Tone of voice and sense of place are even more important in historical fiction than they are in stories based in the modern day. The writer is not just taking the reader to a different place but a different time as well. This piece by Jan Stinchcomb does this in a wonderfully unique way. Rather than telling us what the world looks like, the world is shaped by the actions of the characters. The past is brought to life through the use of animal skins and the belief in dreams. The use of language ("the sun and moon trade places again and again") perfectly reflects the time and place:
Jan is on Twitter @janstinchcomb. You can find out more about her book "The Blood Trail" on her website.
Sometimes, the setting can be so important to a story that it becomes a character in its own right just like in this piece by Lee Hamblin. There is so much packed into the opening description. "Feral forest" implies the trees are alive and wonderfully foreshadows what is to come. A lot of the word choices are deliberately infused with emotion - "a track screened and choked with thicketed scrub", "flayed by unmerciful branches" - as this unsettling piece builds up tension towards its conclusion:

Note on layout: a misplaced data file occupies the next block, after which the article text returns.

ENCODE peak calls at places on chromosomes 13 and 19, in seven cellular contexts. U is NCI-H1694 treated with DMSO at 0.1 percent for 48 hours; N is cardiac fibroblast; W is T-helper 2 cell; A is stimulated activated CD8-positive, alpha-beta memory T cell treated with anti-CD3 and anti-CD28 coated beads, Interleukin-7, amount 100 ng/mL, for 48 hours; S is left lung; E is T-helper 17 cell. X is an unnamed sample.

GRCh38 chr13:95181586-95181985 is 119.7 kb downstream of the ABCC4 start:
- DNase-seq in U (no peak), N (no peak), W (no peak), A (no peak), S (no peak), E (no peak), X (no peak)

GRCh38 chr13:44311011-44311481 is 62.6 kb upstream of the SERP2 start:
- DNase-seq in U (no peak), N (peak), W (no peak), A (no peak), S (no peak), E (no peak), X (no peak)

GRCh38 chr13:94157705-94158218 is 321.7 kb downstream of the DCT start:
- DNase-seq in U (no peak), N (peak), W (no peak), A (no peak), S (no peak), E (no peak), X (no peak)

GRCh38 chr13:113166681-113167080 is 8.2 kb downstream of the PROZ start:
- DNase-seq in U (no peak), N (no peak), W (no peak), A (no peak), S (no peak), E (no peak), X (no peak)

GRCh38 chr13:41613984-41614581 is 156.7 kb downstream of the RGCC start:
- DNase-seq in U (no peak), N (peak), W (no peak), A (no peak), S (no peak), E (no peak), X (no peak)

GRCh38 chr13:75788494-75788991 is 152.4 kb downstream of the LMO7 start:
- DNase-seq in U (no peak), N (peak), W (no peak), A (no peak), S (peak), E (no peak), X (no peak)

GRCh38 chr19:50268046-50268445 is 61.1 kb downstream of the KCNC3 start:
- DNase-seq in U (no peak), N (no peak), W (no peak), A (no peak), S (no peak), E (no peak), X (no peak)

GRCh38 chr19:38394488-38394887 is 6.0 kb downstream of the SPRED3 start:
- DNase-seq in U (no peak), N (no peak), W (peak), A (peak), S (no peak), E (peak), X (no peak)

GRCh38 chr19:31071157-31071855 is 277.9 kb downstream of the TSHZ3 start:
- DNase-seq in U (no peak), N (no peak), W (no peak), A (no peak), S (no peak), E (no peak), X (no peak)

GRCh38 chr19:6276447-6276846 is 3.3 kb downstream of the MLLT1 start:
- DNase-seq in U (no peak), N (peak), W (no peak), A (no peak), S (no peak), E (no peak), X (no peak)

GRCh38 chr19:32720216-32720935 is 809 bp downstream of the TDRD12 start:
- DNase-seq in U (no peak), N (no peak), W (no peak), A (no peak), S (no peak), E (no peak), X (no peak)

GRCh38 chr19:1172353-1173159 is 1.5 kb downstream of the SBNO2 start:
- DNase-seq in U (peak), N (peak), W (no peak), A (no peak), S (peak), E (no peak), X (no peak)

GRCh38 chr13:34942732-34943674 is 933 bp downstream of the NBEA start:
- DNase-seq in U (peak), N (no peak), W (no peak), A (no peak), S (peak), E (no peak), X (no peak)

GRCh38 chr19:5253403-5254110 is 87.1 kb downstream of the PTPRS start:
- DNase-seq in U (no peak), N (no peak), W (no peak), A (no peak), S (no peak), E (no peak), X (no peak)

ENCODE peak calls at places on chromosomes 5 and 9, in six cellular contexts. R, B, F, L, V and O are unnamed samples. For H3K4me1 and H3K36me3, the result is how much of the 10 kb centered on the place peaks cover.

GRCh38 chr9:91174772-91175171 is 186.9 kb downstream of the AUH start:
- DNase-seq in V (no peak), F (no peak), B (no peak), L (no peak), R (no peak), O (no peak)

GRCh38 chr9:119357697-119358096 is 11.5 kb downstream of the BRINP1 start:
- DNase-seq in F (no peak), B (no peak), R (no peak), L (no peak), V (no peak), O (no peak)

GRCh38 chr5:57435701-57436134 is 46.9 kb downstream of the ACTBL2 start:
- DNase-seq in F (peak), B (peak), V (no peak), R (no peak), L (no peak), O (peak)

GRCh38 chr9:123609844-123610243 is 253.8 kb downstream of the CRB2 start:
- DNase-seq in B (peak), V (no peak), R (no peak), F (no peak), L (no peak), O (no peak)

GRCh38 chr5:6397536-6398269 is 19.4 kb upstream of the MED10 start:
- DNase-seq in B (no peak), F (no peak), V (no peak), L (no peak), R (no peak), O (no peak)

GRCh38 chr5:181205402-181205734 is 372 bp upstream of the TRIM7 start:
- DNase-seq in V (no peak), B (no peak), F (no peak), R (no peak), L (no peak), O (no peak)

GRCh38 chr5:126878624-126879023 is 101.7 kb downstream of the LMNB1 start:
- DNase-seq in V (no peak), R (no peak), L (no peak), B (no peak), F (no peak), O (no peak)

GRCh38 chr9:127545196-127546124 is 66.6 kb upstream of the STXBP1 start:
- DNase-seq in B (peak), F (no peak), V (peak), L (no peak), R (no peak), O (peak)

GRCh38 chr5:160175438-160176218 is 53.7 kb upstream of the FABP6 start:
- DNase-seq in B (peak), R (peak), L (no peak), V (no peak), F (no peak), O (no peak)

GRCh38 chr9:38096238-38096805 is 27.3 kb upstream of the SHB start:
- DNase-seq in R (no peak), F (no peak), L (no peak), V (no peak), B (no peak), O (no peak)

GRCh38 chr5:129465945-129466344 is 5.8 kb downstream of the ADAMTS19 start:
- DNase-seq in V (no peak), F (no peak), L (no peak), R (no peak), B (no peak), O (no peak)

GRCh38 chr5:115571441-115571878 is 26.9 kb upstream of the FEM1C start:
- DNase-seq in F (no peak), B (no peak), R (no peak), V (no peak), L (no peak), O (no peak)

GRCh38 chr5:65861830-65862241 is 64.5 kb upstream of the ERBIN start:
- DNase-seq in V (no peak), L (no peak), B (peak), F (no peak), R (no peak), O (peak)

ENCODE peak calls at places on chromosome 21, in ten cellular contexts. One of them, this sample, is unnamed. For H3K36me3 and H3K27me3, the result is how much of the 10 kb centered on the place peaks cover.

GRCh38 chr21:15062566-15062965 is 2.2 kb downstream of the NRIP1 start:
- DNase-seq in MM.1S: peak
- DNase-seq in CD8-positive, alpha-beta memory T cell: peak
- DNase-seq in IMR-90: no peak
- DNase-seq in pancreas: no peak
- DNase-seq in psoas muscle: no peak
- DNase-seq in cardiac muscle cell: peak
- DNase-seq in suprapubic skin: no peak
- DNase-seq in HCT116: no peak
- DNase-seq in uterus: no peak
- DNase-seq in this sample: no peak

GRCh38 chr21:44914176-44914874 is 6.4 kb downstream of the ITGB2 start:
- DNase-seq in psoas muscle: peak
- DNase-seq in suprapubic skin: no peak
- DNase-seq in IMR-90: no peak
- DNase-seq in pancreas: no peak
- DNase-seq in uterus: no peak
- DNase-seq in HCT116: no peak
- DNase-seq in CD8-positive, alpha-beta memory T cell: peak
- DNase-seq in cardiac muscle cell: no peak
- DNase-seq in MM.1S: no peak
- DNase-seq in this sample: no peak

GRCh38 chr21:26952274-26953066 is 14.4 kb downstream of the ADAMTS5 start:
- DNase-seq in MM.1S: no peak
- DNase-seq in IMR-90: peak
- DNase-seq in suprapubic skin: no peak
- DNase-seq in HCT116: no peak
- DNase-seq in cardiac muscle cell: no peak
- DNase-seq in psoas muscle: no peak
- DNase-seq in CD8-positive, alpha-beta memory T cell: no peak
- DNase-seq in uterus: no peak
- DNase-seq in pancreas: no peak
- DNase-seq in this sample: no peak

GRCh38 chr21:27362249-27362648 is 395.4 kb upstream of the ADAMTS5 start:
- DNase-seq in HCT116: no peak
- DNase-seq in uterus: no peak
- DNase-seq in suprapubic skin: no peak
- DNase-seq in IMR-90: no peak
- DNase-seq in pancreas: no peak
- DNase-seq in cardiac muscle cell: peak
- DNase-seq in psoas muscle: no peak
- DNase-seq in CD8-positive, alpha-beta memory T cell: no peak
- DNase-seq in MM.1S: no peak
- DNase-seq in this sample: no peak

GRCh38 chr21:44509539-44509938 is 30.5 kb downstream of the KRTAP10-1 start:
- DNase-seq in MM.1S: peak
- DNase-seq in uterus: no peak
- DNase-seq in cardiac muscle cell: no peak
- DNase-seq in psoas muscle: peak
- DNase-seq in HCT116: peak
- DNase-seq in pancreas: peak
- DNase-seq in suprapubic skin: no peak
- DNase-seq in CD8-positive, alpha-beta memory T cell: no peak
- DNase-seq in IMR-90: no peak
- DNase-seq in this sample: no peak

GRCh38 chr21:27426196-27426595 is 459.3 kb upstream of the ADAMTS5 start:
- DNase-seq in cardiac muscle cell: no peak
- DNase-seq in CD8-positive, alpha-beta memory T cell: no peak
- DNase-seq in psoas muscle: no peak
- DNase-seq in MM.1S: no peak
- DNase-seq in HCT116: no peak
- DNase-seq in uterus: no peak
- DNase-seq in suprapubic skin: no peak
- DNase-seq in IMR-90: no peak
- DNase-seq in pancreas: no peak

Lee is on Twitter @kali_thea and you can find his website here with links to lots more evocative stories.
I am often blown away by what writers can achieve in the space of a hundred words and this drabble by Anne O'Leary is packed with details that describe not one scene but three (or possibly four!). Just as the narrator "[weaves her] love, stitch by stitch", Anne has weaved so much into such a tiny piece. I get a wonderful sense of the narrator, her relationship to both her mother and her fiancé as well as being able to see each of them in their present and possible future states:
You can find out more about Anne on her blog. Follow her on Twitter @wordherding
To end with, a story by Michelle Christophorou that I've read several times and each time I've been completely transported to the idyllic Cypriot setting. When painting a sense of place, I think it's important to hit all the senses and this piece does that in spades. "Flip-flops slap on sun-bleached lanes", there is the "scratch of [a] straw seat on bare thigh" and the taste/smell of watermelon, glyko and cognac. Michelle describes things in unusual ways - words which "curve from others’ mouths grow spiky in her own" - and she's so clever in eking out further description in actions and memories ("the prickly pear cacti she once fell into"). There is just the right amount of Greek peppered through the piece to enhance the sense of place without confusing the ignorant non-Greek speaking reader. Finally, I love the twist in the tail of this story and how it works so much better because of all the brilliant work that's been done to set us firmly in time and place:
This story is another competition winner (this time, the recent Retreat West competition) and Michelle is on a roll right now. Follow her on Twitter @MAChristophorou
That's it for another month! In July, I'll be looking at pieces which take you to unexpected yet wonderful places.
If you've enjoyed the above six fabulous stories by Anne, Fiona, Jan, Lee, Michelle and Richard, please show your love on Twitter or leave a comment below.